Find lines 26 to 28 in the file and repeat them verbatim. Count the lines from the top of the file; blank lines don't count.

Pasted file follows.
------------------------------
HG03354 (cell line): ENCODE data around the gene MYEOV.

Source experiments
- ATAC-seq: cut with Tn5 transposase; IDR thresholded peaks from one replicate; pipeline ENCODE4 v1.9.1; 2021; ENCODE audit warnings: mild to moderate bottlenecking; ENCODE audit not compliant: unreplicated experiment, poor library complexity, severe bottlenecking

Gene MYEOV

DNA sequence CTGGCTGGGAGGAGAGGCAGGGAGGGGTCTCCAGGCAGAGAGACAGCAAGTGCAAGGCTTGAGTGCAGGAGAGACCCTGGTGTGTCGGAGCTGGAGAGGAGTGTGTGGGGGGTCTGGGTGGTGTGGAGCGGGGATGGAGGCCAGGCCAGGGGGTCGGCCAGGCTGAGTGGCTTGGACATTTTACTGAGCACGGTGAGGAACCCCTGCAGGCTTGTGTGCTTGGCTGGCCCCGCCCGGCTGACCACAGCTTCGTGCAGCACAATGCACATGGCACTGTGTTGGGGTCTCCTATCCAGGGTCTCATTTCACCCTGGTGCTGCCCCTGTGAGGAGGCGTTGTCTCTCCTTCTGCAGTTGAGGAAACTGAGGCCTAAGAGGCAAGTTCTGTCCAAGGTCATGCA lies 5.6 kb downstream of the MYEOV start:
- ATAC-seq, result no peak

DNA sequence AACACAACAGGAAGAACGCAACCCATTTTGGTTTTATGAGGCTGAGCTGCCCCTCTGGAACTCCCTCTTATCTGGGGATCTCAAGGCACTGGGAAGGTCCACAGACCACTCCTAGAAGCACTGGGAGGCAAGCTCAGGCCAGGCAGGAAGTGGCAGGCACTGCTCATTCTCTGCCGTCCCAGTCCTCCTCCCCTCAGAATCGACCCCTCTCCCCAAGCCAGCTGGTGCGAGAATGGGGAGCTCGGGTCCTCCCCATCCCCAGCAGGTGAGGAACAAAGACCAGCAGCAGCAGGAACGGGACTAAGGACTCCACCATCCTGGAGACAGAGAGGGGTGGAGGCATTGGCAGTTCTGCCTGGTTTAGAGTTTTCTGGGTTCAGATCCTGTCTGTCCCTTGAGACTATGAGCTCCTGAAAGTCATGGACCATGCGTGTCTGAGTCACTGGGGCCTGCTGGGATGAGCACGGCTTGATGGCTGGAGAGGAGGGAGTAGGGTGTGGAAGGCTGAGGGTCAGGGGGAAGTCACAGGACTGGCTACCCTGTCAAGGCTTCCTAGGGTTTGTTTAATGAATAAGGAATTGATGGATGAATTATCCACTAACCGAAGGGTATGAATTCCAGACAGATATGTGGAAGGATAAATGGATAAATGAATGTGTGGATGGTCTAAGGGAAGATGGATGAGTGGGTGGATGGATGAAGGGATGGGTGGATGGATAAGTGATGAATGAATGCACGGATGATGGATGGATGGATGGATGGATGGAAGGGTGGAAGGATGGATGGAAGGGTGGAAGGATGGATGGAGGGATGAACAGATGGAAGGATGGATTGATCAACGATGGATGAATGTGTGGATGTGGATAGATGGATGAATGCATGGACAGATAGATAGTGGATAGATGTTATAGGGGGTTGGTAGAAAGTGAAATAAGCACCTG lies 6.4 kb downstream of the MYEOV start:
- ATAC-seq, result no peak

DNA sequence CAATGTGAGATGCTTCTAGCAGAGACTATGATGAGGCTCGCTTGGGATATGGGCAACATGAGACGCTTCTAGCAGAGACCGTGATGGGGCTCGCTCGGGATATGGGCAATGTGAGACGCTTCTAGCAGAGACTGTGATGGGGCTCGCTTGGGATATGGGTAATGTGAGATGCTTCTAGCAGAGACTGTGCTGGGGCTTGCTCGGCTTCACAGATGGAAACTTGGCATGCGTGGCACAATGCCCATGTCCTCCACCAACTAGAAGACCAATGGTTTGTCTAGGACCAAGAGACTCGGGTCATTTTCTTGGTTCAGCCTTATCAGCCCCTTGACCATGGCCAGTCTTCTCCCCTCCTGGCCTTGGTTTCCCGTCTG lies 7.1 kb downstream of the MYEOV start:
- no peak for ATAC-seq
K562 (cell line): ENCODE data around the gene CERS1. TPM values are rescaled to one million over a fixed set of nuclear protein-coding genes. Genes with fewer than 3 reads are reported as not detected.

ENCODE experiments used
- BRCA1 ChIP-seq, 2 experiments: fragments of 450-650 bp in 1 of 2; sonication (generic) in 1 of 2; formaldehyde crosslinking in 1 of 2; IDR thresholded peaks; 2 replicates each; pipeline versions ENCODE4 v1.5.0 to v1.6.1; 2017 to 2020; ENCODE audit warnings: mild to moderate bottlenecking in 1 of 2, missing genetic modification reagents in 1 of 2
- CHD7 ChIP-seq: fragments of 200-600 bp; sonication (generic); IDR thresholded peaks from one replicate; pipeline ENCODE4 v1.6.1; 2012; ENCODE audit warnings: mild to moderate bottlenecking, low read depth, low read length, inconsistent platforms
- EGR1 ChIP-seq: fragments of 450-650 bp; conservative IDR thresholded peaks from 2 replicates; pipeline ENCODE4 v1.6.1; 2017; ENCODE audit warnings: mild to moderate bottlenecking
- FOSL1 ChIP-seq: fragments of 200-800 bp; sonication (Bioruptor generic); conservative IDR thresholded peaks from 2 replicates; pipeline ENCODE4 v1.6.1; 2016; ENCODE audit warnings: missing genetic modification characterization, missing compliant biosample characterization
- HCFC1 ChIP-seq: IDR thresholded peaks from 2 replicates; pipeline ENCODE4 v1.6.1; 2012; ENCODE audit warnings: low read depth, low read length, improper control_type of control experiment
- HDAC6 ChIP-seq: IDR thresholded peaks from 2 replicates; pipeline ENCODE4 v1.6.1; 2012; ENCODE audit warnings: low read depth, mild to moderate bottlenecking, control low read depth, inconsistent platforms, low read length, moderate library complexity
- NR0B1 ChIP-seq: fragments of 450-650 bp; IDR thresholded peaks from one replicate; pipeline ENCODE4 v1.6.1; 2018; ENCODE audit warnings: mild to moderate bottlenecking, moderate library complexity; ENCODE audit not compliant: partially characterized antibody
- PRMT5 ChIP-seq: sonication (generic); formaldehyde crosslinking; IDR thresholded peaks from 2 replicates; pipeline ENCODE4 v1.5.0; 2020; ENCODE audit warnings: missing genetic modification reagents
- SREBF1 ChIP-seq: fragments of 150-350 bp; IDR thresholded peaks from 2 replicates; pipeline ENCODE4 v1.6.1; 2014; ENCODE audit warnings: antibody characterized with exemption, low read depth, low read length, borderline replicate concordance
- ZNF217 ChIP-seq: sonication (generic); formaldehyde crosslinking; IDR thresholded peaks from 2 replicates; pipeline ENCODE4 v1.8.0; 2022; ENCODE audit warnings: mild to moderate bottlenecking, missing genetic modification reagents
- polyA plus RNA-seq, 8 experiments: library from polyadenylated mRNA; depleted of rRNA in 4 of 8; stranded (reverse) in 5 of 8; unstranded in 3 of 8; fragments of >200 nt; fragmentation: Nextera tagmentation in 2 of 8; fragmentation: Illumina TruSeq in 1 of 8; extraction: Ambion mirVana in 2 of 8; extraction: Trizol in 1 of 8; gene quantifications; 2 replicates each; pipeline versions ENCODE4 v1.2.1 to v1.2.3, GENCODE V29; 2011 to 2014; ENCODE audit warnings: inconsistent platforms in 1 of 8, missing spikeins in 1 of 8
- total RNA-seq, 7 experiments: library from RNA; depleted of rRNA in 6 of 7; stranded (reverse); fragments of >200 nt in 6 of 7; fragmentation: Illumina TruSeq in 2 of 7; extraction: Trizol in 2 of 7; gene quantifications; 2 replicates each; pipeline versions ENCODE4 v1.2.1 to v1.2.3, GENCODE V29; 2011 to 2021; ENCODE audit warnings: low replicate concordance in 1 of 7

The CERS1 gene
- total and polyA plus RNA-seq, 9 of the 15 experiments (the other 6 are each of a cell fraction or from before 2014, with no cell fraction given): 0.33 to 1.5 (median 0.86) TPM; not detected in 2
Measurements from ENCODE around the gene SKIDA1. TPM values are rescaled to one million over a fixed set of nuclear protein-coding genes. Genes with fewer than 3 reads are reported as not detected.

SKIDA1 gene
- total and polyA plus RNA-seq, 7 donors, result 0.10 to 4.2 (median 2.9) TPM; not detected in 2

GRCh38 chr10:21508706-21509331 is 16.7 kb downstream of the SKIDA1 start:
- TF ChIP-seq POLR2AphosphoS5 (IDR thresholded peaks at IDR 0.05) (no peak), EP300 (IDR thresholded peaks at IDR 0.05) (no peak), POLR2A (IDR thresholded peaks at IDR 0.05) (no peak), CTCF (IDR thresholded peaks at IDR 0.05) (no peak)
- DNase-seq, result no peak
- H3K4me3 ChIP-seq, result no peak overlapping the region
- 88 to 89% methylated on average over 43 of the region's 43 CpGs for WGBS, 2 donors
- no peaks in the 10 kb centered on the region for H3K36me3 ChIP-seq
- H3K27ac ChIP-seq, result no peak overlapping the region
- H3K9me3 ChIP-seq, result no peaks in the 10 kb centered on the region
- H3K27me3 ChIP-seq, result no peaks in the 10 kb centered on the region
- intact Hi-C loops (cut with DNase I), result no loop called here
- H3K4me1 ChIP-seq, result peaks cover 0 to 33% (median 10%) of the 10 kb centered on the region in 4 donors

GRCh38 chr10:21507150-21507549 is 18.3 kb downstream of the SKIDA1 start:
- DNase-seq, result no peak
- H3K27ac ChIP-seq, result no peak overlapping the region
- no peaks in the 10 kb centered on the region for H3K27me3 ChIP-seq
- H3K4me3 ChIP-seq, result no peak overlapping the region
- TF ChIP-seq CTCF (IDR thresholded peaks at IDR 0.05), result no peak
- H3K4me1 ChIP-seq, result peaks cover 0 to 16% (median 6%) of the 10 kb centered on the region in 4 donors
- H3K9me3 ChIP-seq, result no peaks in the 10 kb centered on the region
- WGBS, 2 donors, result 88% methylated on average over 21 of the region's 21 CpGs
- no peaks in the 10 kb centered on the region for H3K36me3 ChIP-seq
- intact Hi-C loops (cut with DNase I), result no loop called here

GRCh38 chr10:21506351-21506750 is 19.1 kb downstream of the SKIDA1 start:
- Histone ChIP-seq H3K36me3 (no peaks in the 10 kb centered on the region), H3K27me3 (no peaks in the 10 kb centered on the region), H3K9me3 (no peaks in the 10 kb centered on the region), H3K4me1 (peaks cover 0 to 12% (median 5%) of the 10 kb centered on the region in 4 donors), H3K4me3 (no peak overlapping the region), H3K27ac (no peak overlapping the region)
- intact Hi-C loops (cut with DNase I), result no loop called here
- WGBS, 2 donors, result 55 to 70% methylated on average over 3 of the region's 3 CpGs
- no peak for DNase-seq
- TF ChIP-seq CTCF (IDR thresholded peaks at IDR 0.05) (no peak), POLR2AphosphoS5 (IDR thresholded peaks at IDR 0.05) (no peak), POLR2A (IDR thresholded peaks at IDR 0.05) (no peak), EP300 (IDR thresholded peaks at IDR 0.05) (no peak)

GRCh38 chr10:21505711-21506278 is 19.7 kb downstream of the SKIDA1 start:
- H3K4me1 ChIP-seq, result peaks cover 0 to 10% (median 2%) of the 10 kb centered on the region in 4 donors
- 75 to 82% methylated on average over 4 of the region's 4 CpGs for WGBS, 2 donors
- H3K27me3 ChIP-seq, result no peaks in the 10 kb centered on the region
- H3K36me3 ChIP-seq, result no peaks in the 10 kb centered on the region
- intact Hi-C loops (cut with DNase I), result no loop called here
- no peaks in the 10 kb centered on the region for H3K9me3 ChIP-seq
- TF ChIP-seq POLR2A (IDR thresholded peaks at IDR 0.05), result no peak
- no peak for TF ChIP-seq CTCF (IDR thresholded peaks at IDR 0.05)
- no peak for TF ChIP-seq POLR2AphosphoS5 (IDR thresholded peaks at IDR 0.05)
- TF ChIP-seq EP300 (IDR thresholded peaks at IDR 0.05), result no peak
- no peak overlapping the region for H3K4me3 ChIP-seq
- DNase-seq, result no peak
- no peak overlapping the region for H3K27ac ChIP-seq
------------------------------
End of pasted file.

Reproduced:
- total and polyA plus RNA-seq, 9 of the 15 experiments (the other 6 are each of a cell fraction or from before 2014, with no cell fraction given): 0.33 to 1.5 (median 0.86) TPM; not detected in 2
Measurements from ENCODE around the gene SKIDA1. TPM values are rescaled to one million over a fixed set of nuclear protein-coding genes. Genes with fewer than 3 reads are reported as not detected.

SKIDA1 gene